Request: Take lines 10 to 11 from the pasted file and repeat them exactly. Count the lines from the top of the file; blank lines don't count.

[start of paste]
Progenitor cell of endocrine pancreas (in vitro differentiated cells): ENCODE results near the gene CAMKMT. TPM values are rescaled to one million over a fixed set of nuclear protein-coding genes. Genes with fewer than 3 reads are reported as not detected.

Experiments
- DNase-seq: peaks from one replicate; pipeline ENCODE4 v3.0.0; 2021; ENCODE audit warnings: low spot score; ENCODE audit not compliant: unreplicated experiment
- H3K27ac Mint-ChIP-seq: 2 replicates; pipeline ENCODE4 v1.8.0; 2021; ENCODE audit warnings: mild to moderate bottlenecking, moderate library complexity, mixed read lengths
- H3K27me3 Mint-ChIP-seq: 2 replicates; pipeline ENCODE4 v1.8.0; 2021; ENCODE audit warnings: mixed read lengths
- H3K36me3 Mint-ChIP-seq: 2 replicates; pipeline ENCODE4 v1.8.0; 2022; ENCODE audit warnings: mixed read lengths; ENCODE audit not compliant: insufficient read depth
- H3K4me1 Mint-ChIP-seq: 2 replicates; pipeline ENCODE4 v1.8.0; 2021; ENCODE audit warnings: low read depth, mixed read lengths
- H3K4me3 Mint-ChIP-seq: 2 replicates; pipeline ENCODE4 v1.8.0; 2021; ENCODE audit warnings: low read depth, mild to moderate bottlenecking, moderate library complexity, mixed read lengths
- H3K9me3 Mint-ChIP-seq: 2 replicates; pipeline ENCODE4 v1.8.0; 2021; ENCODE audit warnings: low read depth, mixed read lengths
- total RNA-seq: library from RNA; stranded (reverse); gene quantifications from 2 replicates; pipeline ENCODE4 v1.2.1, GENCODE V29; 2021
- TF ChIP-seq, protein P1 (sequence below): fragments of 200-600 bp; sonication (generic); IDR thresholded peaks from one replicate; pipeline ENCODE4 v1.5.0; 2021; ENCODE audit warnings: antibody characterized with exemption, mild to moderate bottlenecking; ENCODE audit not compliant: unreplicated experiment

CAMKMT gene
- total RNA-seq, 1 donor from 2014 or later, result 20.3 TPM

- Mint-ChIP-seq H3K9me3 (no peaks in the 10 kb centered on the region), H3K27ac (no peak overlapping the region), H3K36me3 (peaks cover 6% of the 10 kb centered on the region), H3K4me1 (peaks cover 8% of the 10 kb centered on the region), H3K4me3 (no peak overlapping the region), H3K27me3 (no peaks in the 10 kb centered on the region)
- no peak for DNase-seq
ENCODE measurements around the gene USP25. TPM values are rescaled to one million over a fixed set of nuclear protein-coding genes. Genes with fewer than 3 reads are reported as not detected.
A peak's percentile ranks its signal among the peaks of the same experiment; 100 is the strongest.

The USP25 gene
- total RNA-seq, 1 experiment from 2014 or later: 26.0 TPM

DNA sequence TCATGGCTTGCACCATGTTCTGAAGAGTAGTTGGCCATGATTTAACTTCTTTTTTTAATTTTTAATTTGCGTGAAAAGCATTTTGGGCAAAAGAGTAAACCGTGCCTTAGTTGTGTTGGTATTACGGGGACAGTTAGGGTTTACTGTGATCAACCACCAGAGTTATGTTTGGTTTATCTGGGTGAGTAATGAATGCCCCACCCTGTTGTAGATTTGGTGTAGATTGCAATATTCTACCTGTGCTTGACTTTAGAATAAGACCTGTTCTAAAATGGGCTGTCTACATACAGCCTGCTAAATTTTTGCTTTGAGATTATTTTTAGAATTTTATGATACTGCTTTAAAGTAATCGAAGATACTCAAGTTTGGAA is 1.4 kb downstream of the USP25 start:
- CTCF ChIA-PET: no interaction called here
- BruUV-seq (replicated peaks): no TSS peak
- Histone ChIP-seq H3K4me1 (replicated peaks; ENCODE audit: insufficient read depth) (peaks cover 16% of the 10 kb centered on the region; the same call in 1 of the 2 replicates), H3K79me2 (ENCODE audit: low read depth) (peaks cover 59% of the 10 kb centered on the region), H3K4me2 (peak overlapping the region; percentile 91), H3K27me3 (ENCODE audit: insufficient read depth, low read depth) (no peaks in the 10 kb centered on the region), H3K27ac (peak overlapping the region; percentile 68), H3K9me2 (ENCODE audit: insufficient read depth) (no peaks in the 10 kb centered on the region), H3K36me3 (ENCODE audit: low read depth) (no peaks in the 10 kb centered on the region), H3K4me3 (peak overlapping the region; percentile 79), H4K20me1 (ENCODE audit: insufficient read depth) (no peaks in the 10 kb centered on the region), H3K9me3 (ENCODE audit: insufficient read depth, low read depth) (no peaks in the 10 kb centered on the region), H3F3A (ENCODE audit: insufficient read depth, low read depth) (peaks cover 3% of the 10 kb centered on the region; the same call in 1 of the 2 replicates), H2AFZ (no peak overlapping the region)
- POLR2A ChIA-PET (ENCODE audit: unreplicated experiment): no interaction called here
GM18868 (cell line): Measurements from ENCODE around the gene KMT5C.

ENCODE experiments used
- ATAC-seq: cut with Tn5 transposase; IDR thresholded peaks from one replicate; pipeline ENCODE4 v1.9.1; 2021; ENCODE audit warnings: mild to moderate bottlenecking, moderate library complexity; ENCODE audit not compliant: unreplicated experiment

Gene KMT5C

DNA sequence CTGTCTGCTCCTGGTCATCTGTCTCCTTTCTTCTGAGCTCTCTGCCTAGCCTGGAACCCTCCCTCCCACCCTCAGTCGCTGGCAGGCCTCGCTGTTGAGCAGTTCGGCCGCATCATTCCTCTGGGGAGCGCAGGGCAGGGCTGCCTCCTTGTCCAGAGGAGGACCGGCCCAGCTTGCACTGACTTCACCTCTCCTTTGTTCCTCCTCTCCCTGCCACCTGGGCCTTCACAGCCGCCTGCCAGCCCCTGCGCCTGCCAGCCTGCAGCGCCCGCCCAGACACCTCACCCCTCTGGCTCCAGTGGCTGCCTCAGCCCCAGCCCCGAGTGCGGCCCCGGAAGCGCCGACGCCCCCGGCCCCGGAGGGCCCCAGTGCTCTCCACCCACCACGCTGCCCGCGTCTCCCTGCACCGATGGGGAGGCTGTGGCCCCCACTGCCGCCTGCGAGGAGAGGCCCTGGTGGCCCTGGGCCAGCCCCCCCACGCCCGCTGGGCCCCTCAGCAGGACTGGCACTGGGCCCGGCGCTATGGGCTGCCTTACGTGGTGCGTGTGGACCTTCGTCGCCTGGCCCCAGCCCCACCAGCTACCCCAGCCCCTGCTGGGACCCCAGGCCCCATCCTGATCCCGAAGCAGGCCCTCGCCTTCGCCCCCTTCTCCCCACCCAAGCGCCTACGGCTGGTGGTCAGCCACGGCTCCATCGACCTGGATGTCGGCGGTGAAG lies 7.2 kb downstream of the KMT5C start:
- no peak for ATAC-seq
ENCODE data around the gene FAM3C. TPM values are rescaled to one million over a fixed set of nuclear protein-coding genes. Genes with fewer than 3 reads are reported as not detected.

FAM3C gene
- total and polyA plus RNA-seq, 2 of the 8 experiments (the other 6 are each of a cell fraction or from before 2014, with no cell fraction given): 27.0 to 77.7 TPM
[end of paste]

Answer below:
- total RNA-seq: library from RNA; stranded (reverse); gene quantifications from 2 replicates; pipeline ENCODE4 v1.2.1, GENCODE V29; 2021
- TF ChIP-seq, protein P1 (sequence below): fragments of 200-600 bp; sonication (generic); IDR thresholded peaks from one replicate; pipeline ENCODE4 v1.5.0; 2021; ENCODE audit warnings: antibody characterized with exemption, mild to moderate bottlenecking; ENCODE audit not compliant: unreplicated experiment